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Event Summary: A Critique of Administration Policy
by the Brookings Institution
April 5, 2004

Senator Edward M. Kennedy (D-Mass.) today accused President Bush of playing fast and loose with the facts, creating "the largest credibility gap since President Nixon."

Speaking at the Brookings Institution, Kennedy charged that Bush had misled the American public on Iraq, the economy, Medicare, and education.

"On issue after issue, they tell the American people one thing and do another," Kennedy said. "They repeatedly event facts to support their perceived agenda."

"In this Administration," the Senator said, "truth is the first casualty of policy."

Kennedy claimed we went "to war in Iraq on false pretenses" because the Administration knew it could not gain the consent of Congress if the facts were known. "We have made America more hated in the world, and the war on terrorism more difficult to win."

"Iraq is George Bush's Vietnam," Kennedy declared.

Kennedy said the Administration's "only economic policy is more and more tax cuts for the wealthy. What he doesn't mention is larger and larger deficits."

He also ridiculed Bush's promise in February 2001 that his tax cuts would create jobs.

Instead of creating 800,000 jobs by the end of 2002, Kennedy said, "We lost 1.9 million jobs instead. His economic report promised 3 million jobs in 2003. Wrong againč300,000 jobs lost."

Kennedy downplayed Friday's report showing the creation of 300,000 new jobs last month, saying that the news didn't paint a complete picture of the United States economic condition. "The unemployment rate actually went upčnot downčlast month," Kennedy said, adding that the new jobs "pay an average of $8,000 less than the jobs lost in the Bush economy."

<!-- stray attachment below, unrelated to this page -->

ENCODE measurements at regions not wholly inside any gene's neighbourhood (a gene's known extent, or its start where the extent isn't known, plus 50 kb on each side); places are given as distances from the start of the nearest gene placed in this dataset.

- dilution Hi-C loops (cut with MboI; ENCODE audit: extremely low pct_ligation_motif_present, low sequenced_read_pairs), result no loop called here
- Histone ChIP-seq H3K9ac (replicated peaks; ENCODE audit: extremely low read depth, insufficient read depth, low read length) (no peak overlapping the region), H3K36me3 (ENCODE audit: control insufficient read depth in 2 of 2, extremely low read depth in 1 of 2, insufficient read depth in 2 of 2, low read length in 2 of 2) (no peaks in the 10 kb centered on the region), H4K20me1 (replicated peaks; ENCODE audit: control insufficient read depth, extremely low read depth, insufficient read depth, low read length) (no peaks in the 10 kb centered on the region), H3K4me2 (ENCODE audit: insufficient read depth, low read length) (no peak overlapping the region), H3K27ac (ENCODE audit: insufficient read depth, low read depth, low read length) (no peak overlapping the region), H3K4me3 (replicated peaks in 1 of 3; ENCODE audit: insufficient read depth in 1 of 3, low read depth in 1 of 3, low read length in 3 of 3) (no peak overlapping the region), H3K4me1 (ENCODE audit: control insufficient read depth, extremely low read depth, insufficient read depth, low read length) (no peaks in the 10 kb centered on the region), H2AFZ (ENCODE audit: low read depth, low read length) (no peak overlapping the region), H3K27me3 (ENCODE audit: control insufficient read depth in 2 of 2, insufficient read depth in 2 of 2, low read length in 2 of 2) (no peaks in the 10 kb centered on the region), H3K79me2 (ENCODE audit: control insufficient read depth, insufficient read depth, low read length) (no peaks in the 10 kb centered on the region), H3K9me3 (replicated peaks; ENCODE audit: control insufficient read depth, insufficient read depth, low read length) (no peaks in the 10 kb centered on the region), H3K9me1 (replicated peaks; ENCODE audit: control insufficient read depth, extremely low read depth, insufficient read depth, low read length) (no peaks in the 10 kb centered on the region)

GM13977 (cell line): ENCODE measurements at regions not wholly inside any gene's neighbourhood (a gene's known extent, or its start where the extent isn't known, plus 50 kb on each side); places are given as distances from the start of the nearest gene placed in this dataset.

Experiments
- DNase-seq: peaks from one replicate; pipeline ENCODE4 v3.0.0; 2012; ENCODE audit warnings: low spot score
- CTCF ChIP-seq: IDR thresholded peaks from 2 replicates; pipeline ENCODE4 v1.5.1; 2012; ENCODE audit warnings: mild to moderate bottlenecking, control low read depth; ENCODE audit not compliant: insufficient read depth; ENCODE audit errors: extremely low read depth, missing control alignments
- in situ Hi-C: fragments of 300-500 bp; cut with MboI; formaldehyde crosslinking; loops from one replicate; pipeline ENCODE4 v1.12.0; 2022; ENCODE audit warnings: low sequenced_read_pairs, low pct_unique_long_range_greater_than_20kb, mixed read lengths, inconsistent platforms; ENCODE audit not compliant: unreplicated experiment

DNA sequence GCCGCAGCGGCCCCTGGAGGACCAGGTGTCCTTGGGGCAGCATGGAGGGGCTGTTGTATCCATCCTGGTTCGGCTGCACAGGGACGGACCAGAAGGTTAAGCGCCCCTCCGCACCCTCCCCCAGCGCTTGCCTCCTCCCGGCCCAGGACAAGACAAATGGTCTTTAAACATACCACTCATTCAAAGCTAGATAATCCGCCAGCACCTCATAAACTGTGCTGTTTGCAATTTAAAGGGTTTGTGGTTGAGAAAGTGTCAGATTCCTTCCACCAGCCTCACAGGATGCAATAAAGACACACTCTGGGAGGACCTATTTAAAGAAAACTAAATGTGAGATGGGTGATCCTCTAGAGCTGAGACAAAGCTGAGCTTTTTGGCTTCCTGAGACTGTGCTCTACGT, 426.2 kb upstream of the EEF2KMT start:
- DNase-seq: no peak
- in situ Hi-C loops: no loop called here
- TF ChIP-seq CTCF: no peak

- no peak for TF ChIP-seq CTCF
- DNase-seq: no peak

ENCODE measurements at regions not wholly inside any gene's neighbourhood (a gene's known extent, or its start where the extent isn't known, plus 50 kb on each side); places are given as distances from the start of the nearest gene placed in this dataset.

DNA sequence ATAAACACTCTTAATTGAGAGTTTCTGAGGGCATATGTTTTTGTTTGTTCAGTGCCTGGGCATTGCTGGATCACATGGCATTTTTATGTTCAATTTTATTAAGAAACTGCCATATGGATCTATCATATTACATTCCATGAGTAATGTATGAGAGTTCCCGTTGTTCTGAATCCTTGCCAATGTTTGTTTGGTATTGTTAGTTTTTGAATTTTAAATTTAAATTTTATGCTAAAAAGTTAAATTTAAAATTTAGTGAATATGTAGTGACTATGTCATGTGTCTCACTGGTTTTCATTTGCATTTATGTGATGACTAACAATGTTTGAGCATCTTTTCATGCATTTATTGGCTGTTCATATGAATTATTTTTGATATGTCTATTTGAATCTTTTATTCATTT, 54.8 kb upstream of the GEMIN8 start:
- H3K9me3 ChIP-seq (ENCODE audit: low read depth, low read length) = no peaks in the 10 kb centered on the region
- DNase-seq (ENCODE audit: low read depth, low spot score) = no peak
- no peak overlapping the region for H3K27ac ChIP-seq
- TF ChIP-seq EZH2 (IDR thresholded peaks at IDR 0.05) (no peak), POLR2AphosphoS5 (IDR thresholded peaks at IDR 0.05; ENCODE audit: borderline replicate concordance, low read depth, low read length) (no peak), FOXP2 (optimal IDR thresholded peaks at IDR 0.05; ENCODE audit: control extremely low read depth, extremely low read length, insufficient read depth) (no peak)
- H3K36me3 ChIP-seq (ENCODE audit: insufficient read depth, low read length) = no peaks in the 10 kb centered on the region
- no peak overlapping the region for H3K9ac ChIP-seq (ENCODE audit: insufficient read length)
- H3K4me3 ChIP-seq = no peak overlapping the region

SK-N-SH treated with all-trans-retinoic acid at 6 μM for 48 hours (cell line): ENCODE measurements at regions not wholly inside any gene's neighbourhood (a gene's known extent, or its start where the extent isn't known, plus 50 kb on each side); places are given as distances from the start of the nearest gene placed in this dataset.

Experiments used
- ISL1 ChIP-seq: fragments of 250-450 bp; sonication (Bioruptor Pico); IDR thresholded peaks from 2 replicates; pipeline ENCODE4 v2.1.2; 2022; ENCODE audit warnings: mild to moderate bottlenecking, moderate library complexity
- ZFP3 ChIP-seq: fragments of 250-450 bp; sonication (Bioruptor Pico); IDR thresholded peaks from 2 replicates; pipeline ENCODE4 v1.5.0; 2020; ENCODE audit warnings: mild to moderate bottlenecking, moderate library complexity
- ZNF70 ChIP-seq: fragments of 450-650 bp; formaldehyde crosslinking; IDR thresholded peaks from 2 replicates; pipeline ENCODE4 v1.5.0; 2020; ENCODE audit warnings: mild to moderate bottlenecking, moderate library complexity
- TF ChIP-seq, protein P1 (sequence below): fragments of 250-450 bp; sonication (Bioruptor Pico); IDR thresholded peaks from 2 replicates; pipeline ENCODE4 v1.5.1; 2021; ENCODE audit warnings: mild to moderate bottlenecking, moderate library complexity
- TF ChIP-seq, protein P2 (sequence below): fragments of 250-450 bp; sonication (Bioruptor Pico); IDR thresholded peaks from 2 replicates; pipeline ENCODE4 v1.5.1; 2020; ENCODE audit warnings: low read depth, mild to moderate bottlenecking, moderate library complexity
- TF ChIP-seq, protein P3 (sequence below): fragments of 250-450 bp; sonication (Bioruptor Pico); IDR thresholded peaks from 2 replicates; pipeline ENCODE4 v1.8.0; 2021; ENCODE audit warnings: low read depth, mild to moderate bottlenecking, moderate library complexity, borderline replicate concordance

Kennedy sharply rebuked the recent Medicare bill, calling it "a triumph of right-wing ideology masking as moderate reform" and "a poster child for how not to write a law."

"Even a sausage maker would be offended by how this law was made," Kennedy said, criticizing the White House for underestimating the bill's final costs, engaging in arm twisting, and spending public money to promote the bill. "It's an anti-elderly, anti-Medicare bill that never should have passed," he said.

Claiming that the bill would cost $400 billion only to increase the price tag seven weeks later to $534 billion amounted to a "conspiracy to hide the truth about the cost of the bill from Congress and the American people."

"They believed victory was more important than honesty," Kennedy charged.

Kennedy sharply criticized the Administration for not fully funding the No Child Left Behind Act, an education bill Kennedy strongly supported in January 2002. At the time, the partnership between Bush and Kennedy led many to believe that the two had formed a powerful friendship and political alliance.

"Democrats took the President at his word," Kennedy said, "and we worked with him...The country has seen that promise flagrantly broken." Kennedy said that the administration's failure to adequately fund the education bill makes it impossible for schools to properly implement the bill's reforms.

"Imagine if President Kennedy had said, 'We're going to send a man to the moon,' and then provided the resources to get only two-thirds of the way there," Kennedy said.

Kennedy reminded the audience that during the campaign, Bush had promised humility abroad and compassionate conservatism at home.

The reality, he insisted, has been radically different:

"George Bush has been arrogant, not humble in foreign affairs; conservative, not compassionate in domestic policy. As we now know, all the reassuring language of the 2000 election campaign was a Trojan horse cynically constructed to smuggle the extreme right into the White House."

© Copyright 2004 The Brookings Institution

Posted: May 2, 2004


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